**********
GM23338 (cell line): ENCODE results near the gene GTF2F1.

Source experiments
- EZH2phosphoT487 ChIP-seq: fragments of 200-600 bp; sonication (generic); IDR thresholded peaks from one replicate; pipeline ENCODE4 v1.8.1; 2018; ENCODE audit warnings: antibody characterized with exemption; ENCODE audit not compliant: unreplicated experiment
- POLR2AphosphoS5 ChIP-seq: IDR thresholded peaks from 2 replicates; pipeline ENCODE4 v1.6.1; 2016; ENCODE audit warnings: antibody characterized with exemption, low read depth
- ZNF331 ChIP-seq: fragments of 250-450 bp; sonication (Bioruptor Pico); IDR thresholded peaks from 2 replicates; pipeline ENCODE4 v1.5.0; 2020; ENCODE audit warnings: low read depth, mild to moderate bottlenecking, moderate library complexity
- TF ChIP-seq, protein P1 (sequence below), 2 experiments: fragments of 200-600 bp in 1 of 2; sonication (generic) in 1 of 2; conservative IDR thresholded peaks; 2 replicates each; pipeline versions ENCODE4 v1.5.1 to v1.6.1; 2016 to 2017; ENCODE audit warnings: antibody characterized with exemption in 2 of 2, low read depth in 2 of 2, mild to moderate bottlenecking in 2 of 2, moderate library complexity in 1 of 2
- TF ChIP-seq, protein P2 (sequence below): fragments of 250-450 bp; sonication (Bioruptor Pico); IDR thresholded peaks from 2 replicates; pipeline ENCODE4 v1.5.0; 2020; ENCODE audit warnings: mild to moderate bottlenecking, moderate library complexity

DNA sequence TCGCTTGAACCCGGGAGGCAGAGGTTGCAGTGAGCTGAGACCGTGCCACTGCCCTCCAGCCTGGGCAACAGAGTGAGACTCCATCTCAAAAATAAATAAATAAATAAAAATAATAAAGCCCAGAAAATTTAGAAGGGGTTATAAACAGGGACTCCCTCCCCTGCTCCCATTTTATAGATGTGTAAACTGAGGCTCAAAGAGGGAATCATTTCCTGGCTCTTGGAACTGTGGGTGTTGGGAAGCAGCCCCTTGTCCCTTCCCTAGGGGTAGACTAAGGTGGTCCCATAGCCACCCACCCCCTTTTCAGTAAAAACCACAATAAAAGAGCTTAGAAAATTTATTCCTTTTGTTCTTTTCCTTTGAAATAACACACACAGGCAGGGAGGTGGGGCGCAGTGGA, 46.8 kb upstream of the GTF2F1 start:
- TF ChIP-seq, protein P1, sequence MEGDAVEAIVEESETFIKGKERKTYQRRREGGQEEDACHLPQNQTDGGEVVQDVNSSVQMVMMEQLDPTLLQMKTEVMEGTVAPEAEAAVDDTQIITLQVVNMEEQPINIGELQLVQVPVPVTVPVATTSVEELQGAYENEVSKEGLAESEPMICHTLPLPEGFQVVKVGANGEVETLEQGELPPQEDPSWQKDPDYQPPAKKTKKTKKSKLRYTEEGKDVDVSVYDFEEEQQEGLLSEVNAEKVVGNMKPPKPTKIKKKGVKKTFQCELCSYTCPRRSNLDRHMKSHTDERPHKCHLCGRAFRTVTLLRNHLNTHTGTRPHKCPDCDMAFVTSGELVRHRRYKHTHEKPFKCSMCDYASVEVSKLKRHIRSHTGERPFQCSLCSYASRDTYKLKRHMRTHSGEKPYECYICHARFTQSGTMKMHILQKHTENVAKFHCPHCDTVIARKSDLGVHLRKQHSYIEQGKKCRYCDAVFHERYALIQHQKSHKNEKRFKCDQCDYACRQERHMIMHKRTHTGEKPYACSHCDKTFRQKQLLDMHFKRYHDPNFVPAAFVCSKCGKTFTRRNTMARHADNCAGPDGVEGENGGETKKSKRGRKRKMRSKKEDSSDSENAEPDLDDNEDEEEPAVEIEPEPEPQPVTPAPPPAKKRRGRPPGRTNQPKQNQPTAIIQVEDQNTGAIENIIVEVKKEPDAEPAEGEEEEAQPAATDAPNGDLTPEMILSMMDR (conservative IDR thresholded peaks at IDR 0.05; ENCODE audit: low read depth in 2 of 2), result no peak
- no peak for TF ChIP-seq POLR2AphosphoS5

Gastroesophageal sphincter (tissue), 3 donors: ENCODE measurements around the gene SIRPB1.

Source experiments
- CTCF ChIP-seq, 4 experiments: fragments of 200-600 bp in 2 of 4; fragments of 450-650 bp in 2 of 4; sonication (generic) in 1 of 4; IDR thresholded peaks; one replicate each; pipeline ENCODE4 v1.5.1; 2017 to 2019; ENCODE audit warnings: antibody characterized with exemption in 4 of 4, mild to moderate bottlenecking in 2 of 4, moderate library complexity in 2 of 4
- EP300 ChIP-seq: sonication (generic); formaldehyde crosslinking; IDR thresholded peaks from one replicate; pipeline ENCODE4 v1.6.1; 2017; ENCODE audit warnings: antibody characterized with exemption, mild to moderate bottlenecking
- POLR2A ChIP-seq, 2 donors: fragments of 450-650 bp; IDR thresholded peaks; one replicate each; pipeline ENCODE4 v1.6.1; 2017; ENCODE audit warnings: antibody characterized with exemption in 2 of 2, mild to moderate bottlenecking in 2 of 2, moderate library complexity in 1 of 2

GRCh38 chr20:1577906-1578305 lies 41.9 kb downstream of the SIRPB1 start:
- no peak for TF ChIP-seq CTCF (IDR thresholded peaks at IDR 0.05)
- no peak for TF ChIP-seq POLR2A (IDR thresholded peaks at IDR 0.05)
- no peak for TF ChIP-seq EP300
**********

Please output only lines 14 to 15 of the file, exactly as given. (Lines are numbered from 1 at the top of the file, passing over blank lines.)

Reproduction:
- EP300 ChIP-seq: sonication (generic); formaldehyde crosslinking; IDR thresholded peaks from one replicate; pipeline ENCODE4 v1.6.1; 2017; ENCODE audit warnings: antibody characterized with exemption, mild to moderate bottlenecking
- POLR2A ChIP-seq, 2 donors: fragments of 450-650 bp; IDR thresholded peaks; one replicate each; pipeline ENCODE4 v1.6.1; 2017; ENCODE audit warnings: antibody characterized with exemption in 2 of 2, mild to moderate bottlenecking in 2 of 2, moderate library complexity in 1 of 2